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The Austin Motor Company: misc_indust218

0-6-0ST 'Vulcan' shunts a train of loaded carflats past Longbridge East Signal Box on 8th September 1971

0-6-0ST 'Vulcan',Works No 2994, shunts a train of loaded carflats past Longbridge East Signal Box on 8th September 1971. This saddle tank was one of two identical locomotives (No 401 and 403) purchased from the Steel Company of South Wales (Margam Works), Glamorgan in September 1957. These locomotives had both been built circa 1950 by WG Bagnall Ltd at their Castle Engine Works in Stafford (Works Nos 2994 and 2995). They were designed for low maintenance and provided with outside cylinders, Walschaerts valve gear, self-cleaning smokebox, rocking grate with hopper ashpan, mechanical lubricators and roller main bearings. In November 1973 they were both bought for preservation by the West Somerset Railway, but ‘Vulcan’ subsequently moved to the North Tyneside Railway where the locomotive was restored as No 401 and named 'Thomas Burt'.

Vulcan, works No.2994, was one of three engines built by Bagnalls of Stafford in 1950 for the Steel Corporation of Wales for their Abbey, Margam and Port Talbot works. They were probably the most advanced industrial engines ever built in the United Kingdom, and had outside cylinders with Walschaerts valve gear, rocking grate, self-cleaning smokebox, twin brake blocks and roller bearings throughout. When diesels took over in 1957, two of them were sold to Austin at Longbridge and named Victor and Vulcan. This view was probably taken soon after arrival with one of the two Hunslet Engine locomotives, either Austin 2 or Austin 3 behind. They were painted in dark green with yellow lining and given the Austin heraldic device which caused the works plates to be moved to the top of the saddle tank support. Both were preserved and originally went to the West Somerset Railway but were ousted as that railway brought in main line locomotives, Vulcan was sold to the Metropolitan Borough of Tyneside for use at its Stephenson Museum and renamed Thomas Burt MP 1837-1922, and is still there today.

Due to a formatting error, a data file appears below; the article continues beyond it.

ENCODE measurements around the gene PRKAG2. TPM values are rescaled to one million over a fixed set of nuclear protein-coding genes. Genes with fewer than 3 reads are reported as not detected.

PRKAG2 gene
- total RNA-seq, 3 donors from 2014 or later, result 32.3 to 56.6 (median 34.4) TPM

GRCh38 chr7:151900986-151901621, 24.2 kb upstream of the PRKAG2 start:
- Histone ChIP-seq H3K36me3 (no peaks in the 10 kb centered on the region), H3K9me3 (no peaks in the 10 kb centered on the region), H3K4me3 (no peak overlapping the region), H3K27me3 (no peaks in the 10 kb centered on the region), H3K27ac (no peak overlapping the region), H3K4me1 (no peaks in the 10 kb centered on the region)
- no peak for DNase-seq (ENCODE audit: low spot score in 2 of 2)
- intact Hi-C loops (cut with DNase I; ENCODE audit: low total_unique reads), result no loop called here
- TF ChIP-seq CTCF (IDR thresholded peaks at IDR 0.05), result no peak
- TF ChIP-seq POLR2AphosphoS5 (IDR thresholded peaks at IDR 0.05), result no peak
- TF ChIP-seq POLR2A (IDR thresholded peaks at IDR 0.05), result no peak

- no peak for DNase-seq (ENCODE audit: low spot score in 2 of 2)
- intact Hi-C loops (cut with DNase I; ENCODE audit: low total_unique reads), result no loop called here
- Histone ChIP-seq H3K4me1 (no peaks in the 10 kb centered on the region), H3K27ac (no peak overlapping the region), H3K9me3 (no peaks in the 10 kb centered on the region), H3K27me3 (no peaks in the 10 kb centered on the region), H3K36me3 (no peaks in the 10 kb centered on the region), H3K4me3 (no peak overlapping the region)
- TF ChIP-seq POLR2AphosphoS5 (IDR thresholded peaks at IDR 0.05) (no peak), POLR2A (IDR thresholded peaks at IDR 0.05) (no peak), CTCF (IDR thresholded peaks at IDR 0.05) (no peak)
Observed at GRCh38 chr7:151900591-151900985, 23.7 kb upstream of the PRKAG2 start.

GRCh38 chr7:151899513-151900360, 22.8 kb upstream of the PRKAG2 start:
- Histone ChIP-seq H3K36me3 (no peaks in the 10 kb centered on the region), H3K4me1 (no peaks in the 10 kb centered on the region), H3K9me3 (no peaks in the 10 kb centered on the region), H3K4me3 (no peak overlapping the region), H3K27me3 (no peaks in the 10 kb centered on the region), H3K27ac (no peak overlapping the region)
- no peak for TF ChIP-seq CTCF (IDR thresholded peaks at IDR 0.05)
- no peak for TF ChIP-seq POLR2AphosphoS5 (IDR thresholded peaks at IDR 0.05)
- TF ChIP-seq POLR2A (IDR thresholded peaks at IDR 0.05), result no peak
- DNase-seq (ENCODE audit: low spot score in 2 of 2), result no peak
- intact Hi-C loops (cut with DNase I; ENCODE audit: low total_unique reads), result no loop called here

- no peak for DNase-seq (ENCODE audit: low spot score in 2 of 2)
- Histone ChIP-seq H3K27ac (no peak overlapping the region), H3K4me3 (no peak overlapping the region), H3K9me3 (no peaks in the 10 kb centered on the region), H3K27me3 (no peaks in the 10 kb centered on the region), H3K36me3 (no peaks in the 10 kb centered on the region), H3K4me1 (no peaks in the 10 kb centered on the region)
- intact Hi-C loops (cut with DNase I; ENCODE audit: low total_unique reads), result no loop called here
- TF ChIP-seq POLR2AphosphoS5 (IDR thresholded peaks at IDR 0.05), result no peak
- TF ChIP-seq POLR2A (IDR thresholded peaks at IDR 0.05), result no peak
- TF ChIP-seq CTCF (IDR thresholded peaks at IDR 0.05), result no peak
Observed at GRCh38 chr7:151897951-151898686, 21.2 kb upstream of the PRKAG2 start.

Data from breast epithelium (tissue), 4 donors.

Robert Ferris